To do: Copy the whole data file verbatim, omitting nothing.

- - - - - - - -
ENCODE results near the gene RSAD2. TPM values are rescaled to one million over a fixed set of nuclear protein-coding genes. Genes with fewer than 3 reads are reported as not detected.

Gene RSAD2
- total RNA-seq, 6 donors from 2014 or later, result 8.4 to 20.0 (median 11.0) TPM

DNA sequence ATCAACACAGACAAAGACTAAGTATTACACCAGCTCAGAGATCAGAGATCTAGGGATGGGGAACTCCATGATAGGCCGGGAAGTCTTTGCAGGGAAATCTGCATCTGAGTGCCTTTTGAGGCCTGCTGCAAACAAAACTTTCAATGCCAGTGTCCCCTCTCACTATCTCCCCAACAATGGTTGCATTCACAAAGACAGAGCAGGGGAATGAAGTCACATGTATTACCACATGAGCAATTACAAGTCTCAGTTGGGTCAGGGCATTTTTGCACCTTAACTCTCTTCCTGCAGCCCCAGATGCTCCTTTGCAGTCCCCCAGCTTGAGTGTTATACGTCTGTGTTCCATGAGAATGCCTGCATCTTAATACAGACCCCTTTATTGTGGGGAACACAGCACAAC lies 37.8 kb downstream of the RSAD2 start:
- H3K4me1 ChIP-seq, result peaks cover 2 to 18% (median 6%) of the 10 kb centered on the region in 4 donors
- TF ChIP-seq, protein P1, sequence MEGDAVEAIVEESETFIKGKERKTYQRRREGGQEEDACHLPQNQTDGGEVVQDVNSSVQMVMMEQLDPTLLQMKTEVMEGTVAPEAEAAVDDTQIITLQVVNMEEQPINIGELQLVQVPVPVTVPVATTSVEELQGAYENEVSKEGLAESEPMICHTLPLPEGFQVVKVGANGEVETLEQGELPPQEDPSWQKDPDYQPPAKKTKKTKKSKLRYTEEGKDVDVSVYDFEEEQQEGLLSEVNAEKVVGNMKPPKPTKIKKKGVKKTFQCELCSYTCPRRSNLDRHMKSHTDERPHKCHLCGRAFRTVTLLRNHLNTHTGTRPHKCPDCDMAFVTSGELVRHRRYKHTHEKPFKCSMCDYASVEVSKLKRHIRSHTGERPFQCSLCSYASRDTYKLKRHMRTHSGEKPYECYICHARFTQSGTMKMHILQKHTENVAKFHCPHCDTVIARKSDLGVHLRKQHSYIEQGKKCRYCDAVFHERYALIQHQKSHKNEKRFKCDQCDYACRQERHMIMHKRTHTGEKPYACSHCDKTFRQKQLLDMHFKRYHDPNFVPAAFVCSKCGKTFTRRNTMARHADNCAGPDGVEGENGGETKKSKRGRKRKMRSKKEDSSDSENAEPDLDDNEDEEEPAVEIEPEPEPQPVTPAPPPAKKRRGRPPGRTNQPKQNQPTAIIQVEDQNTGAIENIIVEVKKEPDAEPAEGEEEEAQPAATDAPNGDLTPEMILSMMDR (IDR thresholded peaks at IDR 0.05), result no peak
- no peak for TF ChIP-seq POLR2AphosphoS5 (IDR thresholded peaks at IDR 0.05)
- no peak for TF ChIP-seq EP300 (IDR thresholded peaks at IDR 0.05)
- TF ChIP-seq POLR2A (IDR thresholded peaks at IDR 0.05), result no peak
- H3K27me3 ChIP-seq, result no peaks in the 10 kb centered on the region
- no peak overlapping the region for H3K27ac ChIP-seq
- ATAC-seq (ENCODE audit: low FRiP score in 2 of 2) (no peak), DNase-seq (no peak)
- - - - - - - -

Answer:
ENCODE results near the gene RSAD2. TPM values are rescaled to one million over a fixed set of nuclear protein-coding genes. Genes with fewer than 3 reads are reported as not detected.

Gene RSAD2
- total RNA-seq, 6 donors from 2014 or later, result 8.4 to 20.0 (median 11.0) TPM

DNA sequence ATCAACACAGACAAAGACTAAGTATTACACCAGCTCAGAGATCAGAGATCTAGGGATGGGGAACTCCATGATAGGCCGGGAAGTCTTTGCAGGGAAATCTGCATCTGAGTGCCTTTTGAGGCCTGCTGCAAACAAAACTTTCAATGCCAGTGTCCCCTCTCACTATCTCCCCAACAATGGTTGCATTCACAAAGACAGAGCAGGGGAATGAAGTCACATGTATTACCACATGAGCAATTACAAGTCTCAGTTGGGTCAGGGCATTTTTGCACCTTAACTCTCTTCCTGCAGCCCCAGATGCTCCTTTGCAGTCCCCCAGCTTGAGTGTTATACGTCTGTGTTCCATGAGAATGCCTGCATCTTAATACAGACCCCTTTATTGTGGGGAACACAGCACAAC lies 37.8 kb downstream of the RSAD2 start:
- H3K4me1 ChIP-seq, result peaks cover 2 to 18% (median 6%) of the 10 kb centered on the region in 4 donors
- TF ChIP-seq, protein P1, sequence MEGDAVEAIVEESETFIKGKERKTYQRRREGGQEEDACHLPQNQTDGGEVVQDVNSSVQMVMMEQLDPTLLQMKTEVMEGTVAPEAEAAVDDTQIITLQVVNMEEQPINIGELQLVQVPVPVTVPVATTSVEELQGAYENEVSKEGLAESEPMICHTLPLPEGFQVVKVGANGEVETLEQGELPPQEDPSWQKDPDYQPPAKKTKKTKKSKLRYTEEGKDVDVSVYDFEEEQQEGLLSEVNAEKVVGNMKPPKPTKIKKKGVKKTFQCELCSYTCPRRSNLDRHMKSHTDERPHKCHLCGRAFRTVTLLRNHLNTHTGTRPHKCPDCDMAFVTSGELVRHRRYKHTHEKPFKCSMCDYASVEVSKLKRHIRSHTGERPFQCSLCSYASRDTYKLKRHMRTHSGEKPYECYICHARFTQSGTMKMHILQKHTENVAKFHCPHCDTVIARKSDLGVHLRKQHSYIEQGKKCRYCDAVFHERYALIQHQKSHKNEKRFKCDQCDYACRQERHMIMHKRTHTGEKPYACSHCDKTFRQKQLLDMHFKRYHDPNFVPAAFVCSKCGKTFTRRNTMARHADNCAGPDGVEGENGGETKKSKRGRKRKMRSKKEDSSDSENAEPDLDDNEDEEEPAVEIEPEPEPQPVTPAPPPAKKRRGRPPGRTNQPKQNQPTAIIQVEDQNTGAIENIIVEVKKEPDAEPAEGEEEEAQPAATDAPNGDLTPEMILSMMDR (IDR thresholded peaks at IDR 0.05), result no peak
- no peak for TF ChIP-seq POLR2AphosphoS5 (IDR thresholded peaks at IDR 0.05)
- no peak for TF ChIP-seq EP300 (IDR thresholded peaks at IDR 0.05)
- TF ChIP-seq POLR2A (IDR thresholded peaks at IDR 0.05), result no peak
- H3K27me3 ChIP-seq, result no peaks in the 10 kb centered on the region
- no peak overlapping the region for H3K27ac ChIP-seq
- ATAC-seq (ENCODE audit: low FRiP score in 2 of 2) (no peak), DNase-seq (no peak)